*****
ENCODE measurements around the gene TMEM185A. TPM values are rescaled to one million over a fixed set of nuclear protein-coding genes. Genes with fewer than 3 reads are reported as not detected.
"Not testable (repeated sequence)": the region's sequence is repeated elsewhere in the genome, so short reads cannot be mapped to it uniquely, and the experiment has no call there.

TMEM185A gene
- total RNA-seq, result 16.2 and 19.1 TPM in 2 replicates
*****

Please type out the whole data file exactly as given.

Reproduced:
ENCODE measurements around the gene TMEM185A. TPM values are rescaled to one million over a fixed set of nuclear protein-coding genes. Genes with fewer than 3 reads are reported as not detected.
"Not testable (repeated sequence)": the region's sequence is repeated elsewhere in the genome, so short reads cannot be mapped to it uniquely, and the experiment has no call there.

TMEM185A gene
- total RNA-seq, result 16.2 and 19.1 TPM in 2 replicates